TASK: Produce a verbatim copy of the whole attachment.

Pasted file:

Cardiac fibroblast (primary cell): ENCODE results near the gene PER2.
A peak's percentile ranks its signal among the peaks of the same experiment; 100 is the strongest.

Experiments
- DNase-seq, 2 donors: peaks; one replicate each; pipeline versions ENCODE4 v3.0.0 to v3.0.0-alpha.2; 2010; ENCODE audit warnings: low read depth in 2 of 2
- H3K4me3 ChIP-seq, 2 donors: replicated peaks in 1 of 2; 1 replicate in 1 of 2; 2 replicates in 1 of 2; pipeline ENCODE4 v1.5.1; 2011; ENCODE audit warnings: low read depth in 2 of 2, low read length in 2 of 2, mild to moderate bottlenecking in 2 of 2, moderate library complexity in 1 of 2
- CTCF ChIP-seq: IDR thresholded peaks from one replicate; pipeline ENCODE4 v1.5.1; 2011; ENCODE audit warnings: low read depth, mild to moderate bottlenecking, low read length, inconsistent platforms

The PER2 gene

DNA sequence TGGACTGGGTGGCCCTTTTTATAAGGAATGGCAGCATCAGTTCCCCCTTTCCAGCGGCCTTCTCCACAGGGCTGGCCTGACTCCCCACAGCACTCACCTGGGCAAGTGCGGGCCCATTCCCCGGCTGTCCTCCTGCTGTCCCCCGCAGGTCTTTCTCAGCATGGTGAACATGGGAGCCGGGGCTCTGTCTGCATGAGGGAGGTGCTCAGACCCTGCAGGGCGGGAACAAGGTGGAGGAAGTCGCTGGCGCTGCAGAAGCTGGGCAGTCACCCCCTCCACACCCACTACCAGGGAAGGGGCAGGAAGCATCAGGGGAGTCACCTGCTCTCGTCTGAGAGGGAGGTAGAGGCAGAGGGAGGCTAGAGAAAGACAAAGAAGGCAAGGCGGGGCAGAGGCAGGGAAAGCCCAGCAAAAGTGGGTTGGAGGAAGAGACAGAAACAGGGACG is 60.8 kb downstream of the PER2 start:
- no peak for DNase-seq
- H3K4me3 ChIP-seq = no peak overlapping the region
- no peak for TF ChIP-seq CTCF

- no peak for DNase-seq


Cardiac fibroblast (primary cell): ENCODE results near the gene PER2.
A peak's percentile ranks its signal among the peaks of the same experiment; 100 is the strongest.

Experiments
- DNase-seq, 2 donors: peaks; one replicate each; pipeline versions ENCODE4 v3.0.0 to v3.0.0-alpha.2; 2010; ENCODE audit warnings: low read depth in 2 of 2
- H3K4me3 ChIP-seq, 2 donors: replicated peaks in 1 of 2; 1 replicate in 1 of 2; 2 replicates in 1 of 2; pipeline ENCODE4 v1.5.1; 2011; ENCODE audit warnings: low read depth in 2 of 2, low read length in 2 of 2, mild to moderate bottlenecking in 2 of 2, moderate library complexity in 1 of 2
- CTCF ChIP-seq: IDR thresholded peaks from one replicate; pipeline ENCODE4 v1.5.1; 2011; ENCODE audit warnings: low read depth, mild to moderate bottlenecking, low read length, inconsistent platforms

The PER2 gene

DNA sequence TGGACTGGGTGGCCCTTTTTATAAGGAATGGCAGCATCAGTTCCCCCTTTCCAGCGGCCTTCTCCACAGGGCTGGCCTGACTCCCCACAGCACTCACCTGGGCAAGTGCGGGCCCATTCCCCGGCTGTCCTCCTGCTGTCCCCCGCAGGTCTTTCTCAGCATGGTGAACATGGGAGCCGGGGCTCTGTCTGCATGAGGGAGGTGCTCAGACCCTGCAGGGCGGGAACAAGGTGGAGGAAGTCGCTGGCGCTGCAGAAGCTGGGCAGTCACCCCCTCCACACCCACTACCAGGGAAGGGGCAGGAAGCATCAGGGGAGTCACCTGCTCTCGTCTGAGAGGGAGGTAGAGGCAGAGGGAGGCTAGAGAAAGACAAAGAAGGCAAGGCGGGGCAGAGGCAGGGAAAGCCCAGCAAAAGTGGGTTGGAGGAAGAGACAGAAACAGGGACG is 60.8 kb downstream of the PER2 start:
- no peak for DNase-seq
- H3K4me3 ChIP-seq = no peak overlapping the region
- no peak for TF ChIP-seq CTCF

- no peak for DNase-seq